"Religion is not understood. Those who wish themselves pious, in order to admire themselves in this state, are made stupid by religion. What is needed is to lose ourselves completely in God; what is needed is perfect silence, supernatural silence.
Pious talk has something revolting about it." --Julien Green
Step 2: We came to believe that a power greater than ourselves could restore us to sanity.
My favorite definition of insanity is doing the same thing over and over again and expecting a different result. Our ego or false self tells us that our willpower, our intelligence, and/or our work can save us. In my case, those attributes just kept digging an ever deeper hole of despair. Any illusion I had of self reliance and circumstantial mastery was eventually shattered. Transformation, however, comes through other characteristics, which are more challenging for me, like honesty, humility, vulnerability, and surrender.
When Bill Wilson co-founded Alcoholics Anonymous, as a desperate alcoholic, he knew first hand that the life changes he needed weren't going to happen overnight. "We came to believe" implies an extended process or journey, not an immediate transformation. Often with addictive or compulsive behavior, it takes multiple attempts to finally BELIEVE. The process is not unlike a dense fog that is gradually cleared by an ever warming and powerful rising sun. Eventually there is light and clarity, but neither are instantaneously created. It's what Richard Rohr calls the work of spirituality that "is the ongoing liberation of head, heart and body, toward full luminous seeing and living, and not a mere mental 'decision for Jesus' or the one-time insurance policy of sacraments received." (Breathing Underwater, p. 14).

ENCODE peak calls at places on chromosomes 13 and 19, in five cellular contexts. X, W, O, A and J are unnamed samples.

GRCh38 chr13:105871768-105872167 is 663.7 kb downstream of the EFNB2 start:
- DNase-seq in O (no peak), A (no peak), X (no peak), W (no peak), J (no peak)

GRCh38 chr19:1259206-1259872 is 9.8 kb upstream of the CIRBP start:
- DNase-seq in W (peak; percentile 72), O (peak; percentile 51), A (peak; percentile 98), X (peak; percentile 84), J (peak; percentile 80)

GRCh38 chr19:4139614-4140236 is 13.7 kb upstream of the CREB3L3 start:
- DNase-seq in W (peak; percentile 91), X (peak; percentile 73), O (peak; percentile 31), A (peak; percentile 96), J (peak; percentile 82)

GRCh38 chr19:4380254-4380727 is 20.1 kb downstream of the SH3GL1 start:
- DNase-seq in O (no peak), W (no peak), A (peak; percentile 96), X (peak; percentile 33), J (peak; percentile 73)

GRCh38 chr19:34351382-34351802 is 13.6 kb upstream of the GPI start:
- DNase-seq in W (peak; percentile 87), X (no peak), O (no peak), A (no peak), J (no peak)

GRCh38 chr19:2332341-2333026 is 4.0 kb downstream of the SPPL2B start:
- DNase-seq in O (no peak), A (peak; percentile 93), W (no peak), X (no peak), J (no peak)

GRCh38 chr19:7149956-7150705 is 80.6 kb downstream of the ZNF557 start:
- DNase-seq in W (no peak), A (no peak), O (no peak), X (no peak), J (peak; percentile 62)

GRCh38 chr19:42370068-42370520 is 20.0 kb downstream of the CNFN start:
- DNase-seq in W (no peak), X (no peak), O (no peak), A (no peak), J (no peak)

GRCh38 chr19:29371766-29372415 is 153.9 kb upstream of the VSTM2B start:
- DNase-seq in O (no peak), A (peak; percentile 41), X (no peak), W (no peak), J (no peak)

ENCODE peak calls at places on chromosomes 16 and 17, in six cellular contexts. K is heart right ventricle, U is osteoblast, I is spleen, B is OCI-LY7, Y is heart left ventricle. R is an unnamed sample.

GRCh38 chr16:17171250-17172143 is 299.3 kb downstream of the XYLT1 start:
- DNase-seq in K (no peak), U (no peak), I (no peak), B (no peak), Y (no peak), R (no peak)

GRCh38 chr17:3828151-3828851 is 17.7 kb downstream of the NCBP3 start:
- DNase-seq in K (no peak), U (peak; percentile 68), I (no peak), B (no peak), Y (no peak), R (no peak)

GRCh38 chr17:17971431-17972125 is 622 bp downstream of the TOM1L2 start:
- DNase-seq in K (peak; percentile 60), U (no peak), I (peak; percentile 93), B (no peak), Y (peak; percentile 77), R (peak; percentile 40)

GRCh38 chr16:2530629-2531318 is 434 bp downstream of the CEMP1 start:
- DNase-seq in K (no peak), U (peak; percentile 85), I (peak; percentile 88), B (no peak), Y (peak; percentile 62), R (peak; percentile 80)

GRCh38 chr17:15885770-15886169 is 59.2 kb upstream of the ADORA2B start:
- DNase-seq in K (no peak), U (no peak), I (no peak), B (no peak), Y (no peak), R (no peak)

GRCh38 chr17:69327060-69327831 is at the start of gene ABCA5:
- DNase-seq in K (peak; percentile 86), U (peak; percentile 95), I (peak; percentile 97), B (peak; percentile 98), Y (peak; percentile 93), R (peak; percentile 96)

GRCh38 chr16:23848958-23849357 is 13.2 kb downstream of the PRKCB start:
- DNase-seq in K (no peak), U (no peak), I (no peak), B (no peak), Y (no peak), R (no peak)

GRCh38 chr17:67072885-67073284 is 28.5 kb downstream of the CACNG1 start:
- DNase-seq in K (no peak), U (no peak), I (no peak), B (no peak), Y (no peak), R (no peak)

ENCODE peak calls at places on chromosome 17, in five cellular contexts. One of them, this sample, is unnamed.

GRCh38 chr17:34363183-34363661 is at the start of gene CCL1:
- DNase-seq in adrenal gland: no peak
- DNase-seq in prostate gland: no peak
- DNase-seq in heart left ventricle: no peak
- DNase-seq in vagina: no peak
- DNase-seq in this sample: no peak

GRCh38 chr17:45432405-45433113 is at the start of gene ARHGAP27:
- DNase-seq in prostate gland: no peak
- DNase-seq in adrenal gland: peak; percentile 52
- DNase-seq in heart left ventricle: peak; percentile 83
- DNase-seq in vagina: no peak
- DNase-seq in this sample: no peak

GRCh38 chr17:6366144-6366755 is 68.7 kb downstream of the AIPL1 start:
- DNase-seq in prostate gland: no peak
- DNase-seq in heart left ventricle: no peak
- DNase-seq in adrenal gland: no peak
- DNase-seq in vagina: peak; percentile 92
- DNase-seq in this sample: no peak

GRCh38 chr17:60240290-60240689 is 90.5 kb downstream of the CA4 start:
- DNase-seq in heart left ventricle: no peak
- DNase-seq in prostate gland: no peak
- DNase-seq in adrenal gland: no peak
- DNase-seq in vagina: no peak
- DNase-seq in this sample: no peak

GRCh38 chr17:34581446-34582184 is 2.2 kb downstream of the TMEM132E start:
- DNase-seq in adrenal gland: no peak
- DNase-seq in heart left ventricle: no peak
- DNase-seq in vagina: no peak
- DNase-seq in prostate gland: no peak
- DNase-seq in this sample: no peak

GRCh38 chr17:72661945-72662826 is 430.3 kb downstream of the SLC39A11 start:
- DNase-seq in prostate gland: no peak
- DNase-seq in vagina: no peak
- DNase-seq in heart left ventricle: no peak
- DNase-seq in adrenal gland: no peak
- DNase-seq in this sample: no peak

The power greater than ourselves assumes there is a spiritual force in the universe that is available to us. I believe this force is inside us; that God breathed it into us. All that's needed is a willingness to call on that force and to believe that it, and only it, brings the healing we desire. It's simple, but not easy. If Step 1 is the realization that our lives have become chronically self indulgent, then Step 2, as Gerald May says, is a "True God" experience that really does save us, because it's always better than we thought we could expect or earn. That saving experience alone can restore the sanity that we will need as we work through the remaining 10 steps.
That saving experience of restoration can be realized in Step 2, but is expanded and clarified in Step 3 and deepened in Steps 4 and 5.